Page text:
Somehow opening that EU wall on GMOs could eventually be vital to U.S. farmers. "Europe is the largest market in the world for soybean meal,” Andersen says. "It's larger than the U.S. and larger than China.”
Biofuels under fire.
Europeans remain fired up about other ag-related issues, such as increased food prices that many associate with biofuels production. That likely won't stop anytime soon, Pesonen says. "Higher food prices only reflect higher production costs. This is a phenomenon that's going to continue, particularly with meat being in higher demand in China and India.
"We at COPA-COGECA believe biofuels don't have a significant impact on food prices. On the international level, we've seen only 4.4% of total land area used for biofuels, and in the EU, only 3%. Europe used to have a mandatory setaside of 10% of land area above 75 acres. This means that for 2008, we have 5% to 6% more arable land available for ag commodities, at least. We actually have more ag land in 2008 than 2007.”
U.S. biofuels should not be blamed for higher food prices, either, Pesonen says. "American exports of maize actually increased last year. American use of maize in biofuels is not the cause of higher food prices.”
That's a tough sell in Europe these days, however, says Amandine Lacourt, project manager for the European Biodiesel Board (EBB), another group based in Brussels. After recent booming years for biodiesel in Europe, consumer concern about food prices, among other issues, may put the brakes on further expansion.
A few years ago, the EU set a bio-fuels target of 10% of its market by 2020. EBB's 66 member companies have been hoping their product would fill 10% of the diesel market by 2010 and 15% by 2015. In the current climate, those numbers may be unreachable. Lacourt says. "Many groups want to lower the 10% mandatory level. It will be an interesting debate. If the target is dropped, it will be very bad. Our industry needs to supply those targets.”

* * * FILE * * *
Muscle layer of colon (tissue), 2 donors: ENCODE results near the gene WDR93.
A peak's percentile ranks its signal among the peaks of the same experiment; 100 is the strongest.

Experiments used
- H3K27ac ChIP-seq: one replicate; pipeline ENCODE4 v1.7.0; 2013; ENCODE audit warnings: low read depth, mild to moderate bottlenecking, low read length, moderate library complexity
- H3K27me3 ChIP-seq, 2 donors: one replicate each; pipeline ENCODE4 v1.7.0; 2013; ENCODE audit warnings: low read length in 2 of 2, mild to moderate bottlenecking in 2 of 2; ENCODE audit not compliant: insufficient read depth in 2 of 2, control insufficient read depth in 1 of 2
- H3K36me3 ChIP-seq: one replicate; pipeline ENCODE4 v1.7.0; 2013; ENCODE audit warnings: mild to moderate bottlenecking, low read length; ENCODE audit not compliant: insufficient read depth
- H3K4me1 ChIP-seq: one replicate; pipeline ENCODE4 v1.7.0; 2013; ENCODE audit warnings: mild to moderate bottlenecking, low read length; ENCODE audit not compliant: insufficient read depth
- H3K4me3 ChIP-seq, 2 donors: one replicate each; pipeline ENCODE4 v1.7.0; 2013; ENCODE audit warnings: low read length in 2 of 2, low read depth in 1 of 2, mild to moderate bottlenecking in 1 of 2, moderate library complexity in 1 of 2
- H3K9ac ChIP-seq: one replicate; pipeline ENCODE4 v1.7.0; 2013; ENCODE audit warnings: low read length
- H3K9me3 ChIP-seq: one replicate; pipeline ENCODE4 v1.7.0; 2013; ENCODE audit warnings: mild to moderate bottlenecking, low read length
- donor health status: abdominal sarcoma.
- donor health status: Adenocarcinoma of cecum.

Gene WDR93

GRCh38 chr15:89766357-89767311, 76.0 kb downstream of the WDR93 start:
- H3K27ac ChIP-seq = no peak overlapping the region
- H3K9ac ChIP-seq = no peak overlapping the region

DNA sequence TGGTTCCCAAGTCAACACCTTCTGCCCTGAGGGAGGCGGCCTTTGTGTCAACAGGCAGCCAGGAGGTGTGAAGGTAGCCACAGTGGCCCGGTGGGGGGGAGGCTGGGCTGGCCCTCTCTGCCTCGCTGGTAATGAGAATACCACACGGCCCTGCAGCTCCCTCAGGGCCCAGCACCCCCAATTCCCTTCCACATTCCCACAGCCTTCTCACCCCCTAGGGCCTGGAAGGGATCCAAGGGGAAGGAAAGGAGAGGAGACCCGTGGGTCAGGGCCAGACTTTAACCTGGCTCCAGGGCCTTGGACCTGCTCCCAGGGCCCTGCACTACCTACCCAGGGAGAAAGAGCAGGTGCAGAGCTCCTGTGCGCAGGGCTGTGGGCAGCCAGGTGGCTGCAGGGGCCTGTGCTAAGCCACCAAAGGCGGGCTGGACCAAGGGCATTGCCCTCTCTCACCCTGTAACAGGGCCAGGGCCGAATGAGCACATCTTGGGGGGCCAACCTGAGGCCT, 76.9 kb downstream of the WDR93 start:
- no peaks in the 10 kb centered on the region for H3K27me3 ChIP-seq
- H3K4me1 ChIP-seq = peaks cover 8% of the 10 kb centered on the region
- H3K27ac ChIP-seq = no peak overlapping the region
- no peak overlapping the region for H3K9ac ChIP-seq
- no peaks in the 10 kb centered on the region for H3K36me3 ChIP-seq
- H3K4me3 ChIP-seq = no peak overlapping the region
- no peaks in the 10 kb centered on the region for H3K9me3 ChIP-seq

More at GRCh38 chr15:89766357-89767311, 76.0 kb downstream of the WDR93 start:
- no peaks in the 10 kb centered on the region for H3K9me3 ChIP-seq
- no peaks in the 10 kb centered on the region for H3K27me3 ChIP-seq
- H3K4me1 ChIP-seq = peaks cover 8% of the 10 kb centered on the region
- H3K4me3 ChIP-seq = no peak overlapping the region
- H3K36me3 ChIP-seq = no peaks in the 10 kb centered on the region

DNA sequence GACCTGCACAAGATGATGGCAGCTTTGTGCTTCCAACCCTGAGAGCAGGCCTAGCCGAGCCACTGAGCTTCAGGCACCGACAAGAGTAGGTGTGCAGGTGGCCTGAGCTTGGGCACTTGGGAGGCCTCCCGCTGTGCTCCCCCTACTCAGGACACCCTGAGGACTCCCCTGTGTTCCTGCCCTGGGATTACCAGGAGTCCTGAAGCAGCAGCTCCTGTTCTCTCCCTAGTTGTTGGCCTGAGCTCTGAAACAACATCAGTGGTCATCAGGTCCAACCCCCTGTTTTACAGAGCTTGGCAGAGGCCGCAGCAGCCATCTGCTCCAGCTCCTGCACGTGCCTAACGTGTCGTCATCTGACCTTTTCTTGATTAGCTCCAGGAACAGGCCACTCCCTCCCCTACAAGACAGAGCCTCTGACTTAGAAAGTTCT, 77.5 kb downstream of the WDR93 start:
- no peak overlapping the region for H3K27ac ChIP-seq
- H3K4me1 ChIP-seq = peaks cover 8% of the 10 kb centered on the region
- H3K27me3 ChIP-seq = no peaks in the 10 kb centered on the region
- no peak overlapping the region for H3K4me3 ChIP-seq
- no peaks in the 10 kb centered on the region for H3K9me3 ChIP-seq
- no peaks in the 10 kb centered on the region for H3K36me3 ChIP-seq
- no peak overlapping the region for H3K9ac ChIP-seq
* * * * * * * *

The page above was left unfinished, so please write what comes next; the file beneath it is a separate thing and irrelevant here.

More than half of Europe's cars and trucks now run on diesel, and that's increasing. Europe's diesel demand stands at 200 million tons, up from about 150 million tons in 2000.
"We are importing a lot of diesel, mainly from Russia. It is an incentive for biodiesel,” Lacourt says. "The big issue is sustainability. The perception of sustainability is something we need to address, all of us—Europe and the U.S. But how sustainable is buying diesel from Russia? No one mentions the sustainability of importing from an unstable region.”
Biofuels should not take the brunt of the sustainability focus, Lacourt adds. "Let's apply sustainability to all biomass, to all food and feed. Let's look at the big picture and not only concentrate on biofuels. Everything is interrelated.”
In addition, European biodiesel producers complain that they're getting hammered by B99 imported from the U.S., with a $1/gal. subsidy. "This has created major problems and has disrupted our industry,” Lacourt says.
"We have companies going bankrupt because of the U.S. subsidy,” she says. "We think it hurts the U.S. bio-diesel industry too, because it means U.S. manufacturers produce for the EU market. The U.S. needs to create a domestic market for its biodiesel.
"It's also a ‘splash-and-dash' issue,” she adds. "South American biodiesel is shipped to the U.S. to blend, it gets the credit, then it is shipped to Europe. We are not against imports. What we question is subsidization. We hope to find a rapid solution to this problem. Our industry can't wait longer for it.”
To contact Charles Johnson, e-mail CJohnson@farmjournal.com.
Top Producer, November 2008